The bodies of homicide victims found at sea or washed up on shore could provide investigators with crucial information needed to help solve the crimes -- once the activity of the animals that infest them under water is more clearly understood.
That's why Simon Fraser University forensic entomologist Gail Anderson is keenly watching what happens to six pig carcasses that she has dropped and anchored in Howe Sound off Bowen Island, near Vancouver.
Anderson's expertise on insect activity on homicide victims allows her to pinpoint with great accuracy such details as time of death and whether a body has been moved. She's taking the research to new depths because murders that involve bodies found in water can be among the toughest to solve.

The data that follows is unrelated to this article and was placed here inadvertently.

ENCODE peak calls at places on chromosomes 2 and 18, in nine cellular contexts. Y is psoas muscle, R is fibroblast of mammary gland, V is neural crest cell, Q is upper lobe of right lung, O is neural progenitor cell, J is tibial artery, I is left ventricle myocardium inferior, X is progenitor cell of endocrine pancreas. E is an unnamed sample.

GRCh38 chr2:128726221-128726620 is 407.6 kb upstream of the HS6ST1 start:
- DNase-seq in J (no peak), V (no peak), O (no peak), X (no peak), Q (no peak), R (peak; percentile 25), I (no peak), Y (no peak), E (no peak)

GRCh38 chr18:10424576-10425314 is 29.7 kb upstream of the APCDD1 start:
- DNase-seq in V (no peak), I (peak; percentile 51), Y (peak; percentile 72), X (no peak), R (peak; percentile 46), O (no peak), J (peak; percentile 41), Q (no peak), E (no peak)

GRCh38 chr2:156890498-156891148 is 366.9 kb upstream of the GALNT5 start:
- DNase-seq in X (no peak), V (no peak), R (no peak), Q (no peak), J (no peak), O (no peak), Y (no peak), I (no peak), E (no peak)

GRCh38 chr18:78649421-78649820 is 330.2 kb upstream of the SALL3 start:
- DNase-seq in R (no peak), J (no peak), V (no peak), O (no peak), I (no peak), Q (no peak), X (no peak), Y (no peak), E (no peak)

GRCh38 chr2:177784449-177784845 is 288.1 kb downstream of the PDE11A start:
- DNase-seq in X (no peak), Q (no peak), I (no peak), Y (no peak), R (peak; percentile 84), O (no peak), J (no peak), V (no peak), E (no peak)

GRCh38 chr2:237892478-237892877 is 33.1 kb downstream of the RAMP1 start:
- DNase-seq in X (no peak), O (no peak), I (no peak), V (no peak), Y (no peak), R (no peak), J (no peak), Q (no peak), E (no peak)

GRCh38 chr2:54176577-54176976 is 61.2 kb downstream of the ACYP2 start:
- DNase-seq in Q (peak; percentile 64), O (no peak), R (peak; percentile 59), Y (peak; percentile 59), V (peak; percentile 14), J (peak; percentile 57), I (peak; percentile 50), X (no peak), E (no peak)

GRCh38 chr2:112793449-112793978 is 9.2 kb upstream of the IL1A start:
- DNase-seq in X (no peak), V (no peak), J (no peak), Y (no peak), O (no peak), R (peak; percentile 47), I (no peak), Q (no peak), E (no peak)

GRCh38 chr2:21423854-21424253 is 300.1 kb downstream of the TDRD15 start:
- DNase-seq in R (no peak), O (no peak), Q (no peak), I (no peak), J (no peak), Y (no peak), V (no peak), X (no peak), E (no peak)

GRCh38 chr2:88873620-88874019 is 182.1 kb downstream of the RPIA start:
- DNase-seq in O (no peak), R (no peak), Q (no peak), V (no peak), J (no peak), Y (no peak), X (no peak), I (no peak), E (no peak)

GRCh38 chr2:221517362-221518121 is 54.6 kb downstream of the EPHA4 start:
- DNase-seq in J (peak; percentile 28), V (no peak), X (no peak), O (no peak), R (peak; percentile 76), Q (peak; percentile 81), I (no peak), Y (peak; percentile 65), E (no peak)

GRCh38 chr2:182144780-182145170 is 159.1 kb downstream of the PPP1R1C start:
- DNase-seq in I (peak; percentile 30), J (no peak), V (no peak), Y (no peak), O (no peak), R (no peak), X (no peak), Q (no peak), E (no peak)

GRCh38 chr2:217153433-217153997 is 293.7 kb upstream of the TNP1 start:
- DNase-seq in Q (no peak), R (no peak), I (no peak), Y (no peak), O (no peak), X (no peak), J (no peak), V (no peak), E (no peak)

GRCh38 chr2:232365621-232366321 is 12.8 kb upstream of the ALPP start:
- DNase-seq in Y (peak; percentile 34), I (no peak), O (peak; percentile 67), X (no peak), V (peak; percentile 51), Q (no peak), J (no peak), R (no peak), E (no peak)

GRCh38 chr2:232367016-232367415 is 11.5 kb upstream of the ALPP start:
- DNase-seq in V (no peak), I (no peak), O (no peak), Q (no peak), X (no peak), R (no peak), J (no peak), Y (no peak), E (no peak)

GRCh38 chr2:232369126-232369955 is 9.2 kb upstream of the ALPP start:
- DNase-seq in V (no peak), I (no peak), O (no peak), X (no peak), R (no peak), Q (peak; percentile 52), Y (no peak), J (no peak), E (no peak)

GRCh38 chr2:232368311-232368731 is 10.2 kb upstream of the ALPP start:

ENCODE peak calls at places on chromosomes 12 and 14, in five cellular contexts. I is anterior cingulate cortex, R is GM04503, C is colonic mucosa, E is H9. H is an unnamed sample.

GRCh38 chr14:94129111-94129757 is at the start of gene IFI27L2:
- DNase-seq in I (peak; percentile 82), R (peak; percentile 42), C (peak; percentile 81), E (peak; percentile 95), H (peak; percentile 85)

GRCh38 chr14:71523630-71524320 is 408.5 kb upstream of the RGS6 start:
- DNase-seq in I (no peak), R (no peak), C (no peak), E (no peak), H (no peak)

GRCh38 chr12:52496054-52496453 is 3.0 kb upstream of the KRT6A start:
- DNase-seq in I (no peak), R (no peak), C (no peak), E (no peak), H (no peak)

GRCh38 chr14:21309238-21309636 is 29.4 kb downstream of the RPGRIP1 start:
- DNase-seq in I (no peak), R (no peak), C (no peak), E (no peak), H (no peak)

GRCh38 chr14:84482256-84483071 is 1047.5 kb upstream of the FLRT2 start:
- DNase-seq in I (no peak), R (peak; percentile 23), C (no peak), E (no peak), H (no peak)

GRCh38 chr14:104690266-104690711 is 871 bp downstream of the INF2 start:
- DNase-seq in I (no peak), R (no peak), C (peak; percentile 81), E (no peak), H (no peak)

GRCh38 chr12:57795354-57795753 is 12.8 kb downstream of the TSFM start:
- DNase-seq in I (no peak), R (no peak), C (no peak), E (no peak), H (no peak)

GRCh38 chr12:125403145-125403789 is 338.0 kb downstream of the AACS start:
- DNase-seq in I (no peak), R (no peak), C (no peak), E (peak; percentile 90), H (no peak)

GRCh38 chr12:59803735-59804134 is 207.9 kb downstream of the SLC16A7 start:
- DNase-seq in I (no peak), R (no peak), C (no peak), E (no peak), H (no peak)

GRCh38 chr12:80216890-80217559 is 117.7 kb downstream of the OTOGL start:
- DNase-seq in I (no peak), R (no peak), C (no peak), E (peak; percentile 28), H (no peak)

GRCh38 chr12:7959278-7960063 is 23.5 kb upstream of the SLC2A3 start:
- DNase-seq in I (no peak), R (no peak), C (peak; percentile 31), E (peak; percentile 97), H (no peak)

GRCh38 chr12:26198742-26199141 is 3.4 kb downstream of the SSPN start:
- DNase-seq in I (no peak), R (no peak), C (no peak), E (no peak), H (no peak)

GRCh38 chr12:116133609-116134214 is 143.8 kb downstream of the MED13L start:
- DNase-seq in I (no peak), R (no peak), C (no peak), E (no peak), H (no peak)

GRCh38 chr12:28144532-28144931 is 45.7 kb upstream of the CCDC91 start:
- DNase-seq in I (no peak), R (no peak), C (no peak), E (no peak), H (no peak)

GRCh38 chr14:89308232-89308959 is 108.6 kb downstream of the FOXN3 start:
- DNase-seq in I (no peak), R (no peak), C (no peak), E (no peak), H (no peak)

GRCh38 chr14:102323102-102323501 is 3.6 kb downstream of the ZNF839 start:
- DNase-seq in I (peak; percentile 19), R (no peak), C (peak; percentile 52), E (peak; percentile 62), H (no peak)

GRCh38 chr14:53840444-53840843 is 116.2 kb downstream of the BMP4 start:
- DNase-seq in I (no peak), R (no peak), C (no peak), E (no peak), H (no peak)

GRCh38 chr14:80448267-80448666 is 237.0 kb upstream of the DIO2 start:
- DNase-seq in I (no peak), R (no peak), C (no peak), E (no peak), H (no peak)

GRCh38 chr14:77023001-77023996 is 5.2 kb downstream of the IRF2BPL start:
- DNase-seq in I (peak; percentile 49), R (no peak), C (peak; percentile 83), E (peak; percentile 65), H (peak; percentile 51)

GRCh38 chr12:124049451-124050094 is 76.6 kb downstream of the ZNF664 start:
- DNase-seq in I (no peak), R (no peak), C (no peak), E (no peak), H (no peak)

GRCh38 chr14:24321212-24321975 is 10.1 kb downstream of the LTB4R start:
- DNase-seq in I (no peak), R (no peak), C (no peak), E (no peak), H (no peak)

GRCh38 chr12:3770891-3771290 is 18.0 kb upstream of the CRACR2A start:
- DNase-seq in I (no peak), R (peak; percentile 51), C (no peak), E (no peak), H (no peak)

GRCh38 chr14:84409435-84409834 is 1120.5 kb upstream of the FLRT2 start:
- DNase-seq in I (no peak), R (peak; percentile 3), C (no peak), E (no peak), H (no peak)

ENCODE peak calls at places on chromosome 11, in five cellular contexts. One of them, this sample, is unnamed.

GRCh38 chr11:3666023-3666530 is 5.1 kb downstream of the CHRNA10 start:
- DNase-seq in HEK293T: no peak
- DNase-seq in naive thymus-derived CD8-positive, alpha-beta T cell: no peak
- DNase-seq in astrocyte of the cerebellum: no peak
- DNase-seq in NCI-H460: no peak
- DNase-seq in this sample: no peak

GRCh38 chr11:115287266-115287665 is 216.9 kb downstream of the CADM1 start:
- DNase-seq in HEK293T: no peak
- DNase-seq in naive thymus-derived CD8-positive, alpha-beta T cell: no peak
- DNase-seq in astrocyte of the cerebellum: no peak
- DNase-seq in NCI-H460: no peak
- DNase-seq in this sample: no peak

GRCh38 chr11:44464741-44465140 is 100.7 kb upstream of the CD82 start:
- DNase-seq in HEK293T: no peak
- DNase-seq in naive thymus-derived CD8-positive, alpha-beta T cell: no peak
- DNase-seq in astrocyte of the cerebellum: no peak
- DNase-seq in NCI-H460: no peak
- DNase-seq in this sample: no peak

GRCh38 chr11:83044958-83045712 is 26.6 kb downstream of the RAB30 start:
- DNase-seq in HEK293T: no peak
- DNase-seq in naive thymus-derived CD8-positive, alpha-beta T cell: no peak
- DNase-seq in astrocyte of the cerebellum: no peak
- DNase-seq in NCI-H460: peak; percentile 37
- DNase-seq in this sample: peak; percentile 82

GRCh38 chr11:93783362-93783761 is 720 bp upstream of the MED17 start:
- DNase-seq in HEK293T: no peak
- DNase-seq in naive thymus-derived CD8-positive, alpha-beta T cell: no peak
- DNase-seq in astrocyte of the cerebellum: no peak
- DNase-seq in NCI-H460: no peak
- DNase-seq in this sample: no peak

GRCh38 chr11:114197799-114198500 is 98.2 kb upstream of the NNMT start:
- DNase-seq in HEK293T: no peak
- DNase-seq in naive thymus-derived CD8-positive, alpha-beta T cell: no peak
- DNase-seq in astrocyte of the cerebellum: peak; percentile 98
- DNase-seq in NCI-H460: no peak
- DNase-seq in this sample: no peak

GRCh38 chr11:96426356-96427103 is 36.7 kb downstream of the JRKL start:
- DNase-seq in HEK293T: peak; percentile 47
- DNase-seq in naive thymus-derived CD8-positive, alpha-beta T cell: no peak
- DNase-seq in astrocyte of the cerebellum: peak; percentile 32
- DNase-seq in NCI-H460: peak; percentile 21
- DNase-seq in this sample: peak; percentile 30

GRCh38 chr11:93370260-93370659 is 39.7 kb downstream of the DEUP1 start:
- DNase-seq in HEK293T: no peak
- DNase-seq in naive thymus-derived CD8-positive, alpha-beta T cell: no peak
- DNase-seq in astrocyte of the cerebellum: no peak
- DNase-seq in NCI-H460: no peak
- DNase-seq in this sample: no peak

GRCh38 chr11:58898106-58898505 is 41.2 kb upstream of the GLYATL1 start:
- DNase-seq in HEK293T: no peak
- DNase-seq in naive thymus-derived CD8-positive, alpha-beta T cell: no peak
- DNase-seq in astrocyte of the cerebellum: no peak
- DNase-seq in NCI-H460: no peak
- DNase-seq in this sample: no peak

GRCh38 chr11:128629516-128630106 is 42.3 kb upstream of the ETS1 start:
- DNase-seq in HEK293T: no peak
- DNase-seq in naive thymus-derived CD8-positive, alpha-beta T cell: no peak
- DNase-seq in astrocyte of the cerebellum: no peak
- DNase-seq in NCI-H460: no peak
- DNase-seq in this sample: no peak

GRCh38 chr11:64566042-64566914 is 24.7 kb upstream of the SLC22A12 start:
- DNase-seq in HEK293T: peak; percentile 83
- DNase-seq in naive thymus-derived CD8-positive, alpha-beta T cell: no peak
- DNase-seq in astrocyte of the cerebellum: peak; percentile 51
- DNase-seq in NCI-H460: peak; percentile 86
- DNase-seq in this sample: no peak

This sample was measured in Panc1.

"There is often nothing on which an investigator can pin evidence, yet there exists a wealth of information in the form of the sea creatures and the activity that occurs while a body is immersed," says Anderson, a professor in SFU's school of criminology, who is frequently called on to help investigators at crime scenes and to share her expertise in court.
Anderson's latest work is being funded by the Canadian Police Research Centre in Ottawa and has drawn a wealth of supporters from the Vancouver Aquarium, the RCMP and the Canadian Coast Guard. All are supplying divers as well as boats and underwater recording equipment.
The pig carcasses were dropped in late May, each weighted with three cinder blocks connected by a chain and dropped several thousand metres apart, to levels of 25-50 metres. Since they were dropped Anderson and dive crews have been out to sea about a dozen times.
Her initial results show significant promise. "We're seeing a wide range of things happening in the underwater environment, " says Anderson, who relies on divers to record activity and collect species for later analysis.